- Nutrition (3)
- Codex (2)
- Diseases (2)
- Medicine, Arab (2)
- Memory of the World (2)
- Pharmacology (2)
- Arabic manuscripts (1)
- Celsus, Aulus Cornelius (1)
- Illuminations (1)
- Medicine, Greek and Roman (1)
- Surgery (1)
Type of Item
Compendium of Works on Medicine by Avenzoar and Averroes
This work is a compendium of the Latin translations of several works by two renowned Andalusian authors of the 12th century: ʻAbd al-Malik ibn Abī al-ʻAlāʾ Ibn Zuhr (died 1162), known in the Latin West as Avenzoar; and Abu ’l-Walīd Muḥammad ibn Aḥmad ibn Muḥammad ibn Rushd, the celebrated Averröes (1126–98) of the Latin West. Ibn Zuhr’s well-known medical treatise Taysīr fi ’l-mudāwāt wa ’l-tadbīr (Practical manual of treatments and diets) is presented here, as well as Ibn Rushd’s great medical work, al-Kulliyāt fī al-ṭibb (The general ...
Cornelius Aulus Celsius was a first-century Roman medical writer and the author of De medicina (On medicine), considered one of the most important medical treatises of late antiquity. The work’s encyclopedic arrangement follows the tripartite division of medicine at the time as established by Hippocrates and Asclepiades—diet, pharmacology, and surgery—and exhibits a level of medical knowledge remarkable for its time. This codex, from the Plutei Collection of the Biblioteca Medicea Laurenziana in Florence, changed hands a number of times. It might have belonged first to the library ...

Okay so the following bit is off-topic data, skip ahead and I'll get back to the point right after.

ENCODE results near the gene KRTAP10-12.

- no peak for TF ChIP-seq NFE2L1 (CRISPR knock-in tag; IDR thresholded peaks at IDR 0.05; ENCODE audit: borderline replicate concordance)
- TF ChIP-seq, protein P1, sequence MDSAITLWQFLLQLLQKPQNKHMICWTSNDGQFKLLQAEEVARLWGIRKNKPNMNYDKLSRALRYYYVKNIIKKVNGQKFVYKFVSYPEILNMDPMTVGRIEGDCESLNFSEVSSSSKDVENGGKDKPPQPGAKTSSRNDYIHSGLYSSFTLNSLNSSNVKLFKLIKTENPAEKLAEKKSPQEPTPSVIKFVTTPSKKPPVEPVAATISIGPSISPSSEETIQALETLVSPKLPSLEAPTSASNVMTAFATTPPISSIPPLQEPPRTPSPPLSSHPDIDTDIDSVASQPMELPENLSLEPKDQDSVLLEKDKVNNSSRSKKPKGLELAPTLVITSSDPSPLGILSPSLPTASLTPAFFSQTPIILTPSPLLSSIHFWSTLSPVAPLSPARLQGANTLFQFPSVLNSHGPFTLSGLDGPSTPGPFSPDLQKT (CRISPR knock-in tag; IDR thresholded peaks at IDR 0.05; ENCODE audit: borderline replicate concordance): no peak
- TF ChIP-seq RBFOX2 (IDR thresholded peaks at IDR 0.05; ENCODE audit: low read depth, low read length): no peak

The Breakthrough in Remedying all Ailments and Complaints
This important work is a long but well-organized and clearly-written treatise on medicine, hygiene, diet, and the art of preserving good health. It focuses on simple and composite medicinal remedies. With the aid of tables, diagrams, and numerous examples, it presents a comprehensive, but accessible, synopsis of medical knowledge and medicinal treatments known at the time of its composition. The work is by the son of the well-known man of letters Nūr al-Dīn Ibrāhīm Ibn Sa‘īd al-Maghribī al-Gharnātī (1214-86 [610-85 AH]), and is dedicated to Shams al-Dīn Abū ‘Abd-Allāh ...
Eight Books Concerning Medicine
Under the influence of Italian humanism and of his book-collector tutor János Vitéz, the Archbishop of Esztergom, Matthias Corvinus of Hungary (1443–1490) developed a passion for books and learning. Elected king of Hungary in 1458 at the age of 14, Matthias won great acclaim for his battles against the Ottoman Turks and his patronage of learning and science. He created the Bibliotheca Corviniana, in its day one of Europe’s finest libraries. After his death, and especially after the conquest of Buda by the Turks in 1541, the library ...
Book of Simplification Concerning Therapeutics and Diet
Abu Marwan Abd al-Malik Ibn Zuhr (also known by the Latinized version of his name, Avenzoar, circa 1090–1162), was the leading medical doctor in Islamic Spain. A native of Seville, he studied medicine under his father, and later went into the service of the Almoravids and Almohads. He was a friend and near contemporary of the great Arabic physician Ibn Rushd, or Averroes (1126–98). Ibn Zuhr is said to have written his most famous work, Al-Teisir Fil-Mudawat Wal-Tadbeer (Book of simplification concerning therapeutics and diet), at the suggestion ...